Zach Boyden-Holmes/Juice A line outside the Taco Loco food truck at the corner of 5th and Walnut Friday, June 21, 2013.
What about food trucks in Des Moines?
Published on June 25th, 2013 | by Joe Lawler
For our Big Idea issue, we asked readers for their ideas. More food trucks/food carts was a common answer.
Food trucks have become a popular feature in many cities, but are lacking in Des Moines. Many people want them, so why doesn’t Des Moines have them?
A large part of that is because of the city’s regulations on food trucks and carts. Trucks are required to use the same location every day, and operators must provide a restroom within 500 feet for workers and customers. And forget about the lucrative bar rush — food trucks are not allowed to operate downtown between 1:30 and 5:30 a.m.
So the money-making bar rush period is off the table.
Gusto Pizza Co. has a trailer it uses for events and catering, but Gusto co-owner Joe McConville said he would like to be doing more with it.
“Our idea was to serve pizza from it after bars close, but the city was not very conducive to that business plan,” McConville said. “You have to schedule stuff, which is why we do a lot of festivals, but it would be fun to use social media to tweet “Find us tonight at West Glen or Court Avenue.’ Unfortunately, that platform isn’t not really available in Des Moines.”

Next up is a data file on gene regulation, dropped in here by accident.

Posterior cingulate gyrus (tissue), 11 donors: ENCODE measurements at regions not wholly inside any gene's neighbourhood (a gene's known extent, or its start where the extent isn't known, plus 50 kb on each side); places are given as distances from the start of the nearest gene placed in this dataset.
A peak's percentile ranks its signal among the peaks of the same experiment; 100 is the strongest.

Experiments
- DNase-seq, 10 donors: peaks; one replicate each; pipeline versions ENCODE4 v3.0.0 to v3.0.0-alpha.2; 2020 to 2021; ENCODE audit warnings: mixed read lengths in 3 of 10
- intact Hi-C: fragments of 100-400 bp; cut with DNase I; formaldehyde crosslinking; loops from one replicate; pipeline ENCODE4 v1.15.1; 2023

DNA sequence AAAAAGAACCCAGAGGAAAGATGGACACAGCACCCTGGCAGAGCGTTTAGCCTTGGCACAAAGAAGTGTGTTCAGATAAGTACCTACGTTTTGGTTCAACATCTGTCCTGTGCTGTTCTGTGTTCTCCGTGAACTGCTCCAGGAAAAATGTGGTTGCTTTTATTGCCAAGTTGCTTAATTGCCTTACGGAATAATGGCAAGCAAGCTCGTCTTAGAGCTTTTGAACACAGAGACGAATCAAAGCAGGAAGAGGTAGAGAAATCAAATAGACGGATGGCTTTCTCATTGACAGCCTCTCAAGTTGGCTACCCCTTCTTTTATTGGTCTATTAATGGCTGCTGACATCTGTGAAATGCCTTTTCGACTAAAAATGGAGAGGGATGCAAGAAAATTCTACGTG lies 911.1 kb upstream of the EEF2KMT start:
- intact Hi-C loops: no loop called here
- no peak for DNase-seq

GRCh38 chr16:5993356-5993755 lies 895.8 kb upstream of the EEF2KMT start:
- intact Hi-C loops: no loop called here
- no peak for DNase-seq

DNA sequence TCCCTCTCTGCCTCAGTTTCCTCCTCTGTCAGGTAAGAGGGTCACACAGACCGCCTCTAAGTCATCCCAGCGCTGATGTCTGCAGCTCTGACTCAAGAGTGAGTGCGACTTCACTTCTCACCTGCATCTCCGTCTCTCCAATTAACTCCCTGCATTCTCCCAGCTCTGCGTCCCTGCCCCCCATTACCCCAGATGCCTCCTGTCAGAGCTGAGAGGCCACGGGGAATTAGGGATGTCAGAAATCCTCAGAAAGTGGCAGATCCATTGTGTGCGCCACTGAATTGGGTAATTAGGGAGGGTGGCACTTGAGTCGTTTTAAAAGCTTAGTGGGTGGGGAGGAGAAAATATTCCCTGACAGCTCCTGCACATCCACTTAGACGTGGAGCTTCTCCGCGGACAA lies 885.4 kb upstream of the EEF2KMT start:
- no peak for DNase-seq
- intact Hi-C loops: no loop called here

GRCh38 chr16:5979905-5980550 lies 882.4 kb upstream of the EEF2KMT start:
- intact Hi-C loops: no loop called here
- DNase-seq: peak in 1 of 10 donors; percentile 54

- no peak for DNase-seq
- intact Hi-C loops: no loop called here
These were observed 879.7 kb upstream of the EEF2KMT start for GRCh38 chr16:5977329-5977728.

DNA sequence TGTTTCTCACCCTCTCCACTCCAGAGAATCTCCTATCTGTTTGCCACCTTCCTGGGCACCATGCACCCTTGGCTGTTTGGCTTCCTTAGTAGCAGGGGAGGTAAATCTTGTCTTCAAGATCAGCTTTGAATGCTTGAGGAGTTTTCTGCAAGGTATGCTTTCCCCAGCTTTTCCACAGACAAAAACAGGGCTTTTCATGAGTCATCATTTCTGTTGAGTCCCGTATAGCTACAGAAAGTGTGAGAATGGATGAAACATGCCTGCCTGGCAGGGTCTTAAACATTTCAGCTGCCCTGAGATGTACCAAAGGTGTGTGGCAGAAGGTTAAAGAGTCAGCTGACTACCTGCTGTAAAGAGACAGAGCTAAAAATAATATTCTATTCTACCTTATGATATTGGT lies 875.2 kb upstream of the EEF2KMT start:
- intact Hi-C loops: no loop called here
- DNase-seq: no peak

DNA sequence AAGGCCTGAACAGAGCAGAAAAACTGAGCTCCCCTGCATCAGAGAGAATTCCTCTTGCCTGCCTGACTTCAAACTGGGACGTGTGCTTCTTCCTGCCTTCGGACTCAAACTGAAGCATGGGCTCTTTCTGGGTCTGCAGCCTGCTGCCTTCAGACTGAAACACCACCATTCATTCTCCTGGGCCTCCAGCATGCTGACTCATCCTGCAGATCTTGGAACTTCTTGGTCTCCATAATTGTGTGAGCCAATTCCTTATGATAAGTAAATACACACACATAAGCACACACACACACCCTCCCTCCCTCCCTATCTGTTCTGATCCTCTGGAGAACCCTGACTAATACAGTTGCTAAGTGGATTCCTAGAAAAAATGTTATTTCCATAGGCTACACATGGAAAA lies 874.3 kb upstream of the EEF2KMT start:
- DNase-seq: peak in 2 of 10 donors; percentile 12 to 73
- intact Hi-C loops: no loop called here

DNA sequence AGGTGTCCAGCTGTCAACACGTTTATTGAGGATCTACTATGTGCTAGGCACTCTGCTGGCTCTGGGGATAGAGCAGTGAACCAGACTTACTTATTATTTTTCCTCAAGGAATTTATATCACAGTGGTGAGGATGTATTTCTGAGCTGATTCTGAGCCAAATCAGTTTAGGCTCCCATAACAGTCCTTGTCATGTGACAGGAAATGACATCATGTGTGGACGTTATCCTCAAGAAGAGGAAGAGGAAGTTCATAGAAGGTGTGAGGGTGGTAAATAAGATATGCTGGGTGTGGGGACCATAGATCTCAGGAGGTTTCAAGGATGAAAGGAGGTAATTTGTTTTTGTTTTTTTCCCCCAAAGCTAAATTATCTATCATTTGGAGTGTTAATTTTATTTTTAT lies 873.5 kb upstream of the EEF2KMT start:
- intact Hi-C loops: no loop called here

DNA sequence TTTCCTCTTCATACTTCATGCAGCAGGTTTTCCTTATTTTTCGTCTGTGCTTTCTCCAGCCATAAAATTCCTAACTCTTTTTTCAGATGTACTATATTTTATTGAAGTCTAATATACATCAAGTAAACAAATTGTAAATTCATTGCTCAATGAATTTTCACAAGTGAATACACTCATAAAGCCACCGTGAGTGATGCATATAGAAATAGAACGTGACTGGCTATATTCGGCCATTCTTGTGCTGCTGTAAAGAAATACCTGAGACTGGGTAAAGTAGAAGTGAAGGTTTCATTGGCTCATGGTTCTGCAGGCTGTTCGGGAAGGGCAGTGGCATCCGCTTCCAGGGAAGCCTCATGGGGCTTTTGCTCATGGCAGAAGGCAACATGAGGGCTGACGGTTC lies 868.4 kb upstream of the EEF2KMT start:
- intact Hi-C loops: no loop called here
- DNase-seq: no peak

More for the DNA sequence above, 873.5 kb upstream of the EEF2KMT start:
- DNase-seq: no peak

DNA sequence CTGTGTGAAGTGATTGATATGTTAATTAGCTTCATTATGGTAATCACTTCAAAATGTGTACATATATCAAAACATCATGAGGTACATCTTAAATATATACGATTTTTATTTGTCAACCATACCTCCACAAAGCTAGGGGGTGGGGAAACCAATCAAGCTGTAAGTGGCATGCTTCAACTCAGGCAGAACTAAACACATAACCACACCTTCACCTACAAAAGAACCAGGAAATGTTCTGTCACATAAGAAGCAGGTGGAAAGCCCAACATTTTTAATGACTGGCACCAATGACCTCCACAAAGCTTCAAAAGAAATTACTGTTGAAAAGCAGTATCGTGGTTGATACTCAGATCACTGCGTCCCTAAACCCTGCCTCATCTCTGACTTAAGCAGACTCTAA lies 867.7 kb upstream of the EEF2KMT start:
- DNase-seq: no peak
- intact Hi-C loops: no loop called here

But it could be. In July city staff, including assistant city manager Matthew Anderson, are meeting to revisit the issue.
“We are going to revisit the issue and talk about how they can or
cannot work within the current city ordinance,” Anderson said. “The current ordinance on food trucks could maybe be seen as a little reactionary. They’re a trend in cities our size and bigger, and food trucks do add some vibrancy to areas.
“Des Moines is probably a bit behind the curve on that.”
Anderson said some of the concern is due to the fact that food trucks have a lower cost to start up, and brick and mortar restaurants worry about trucks and carts negatively impacting their businesses.
The July meeting won’t be open to the public, but any findings or changes proposed would have to be presented to the Des Moines City Council for approval.
At that point there would be a time for public input.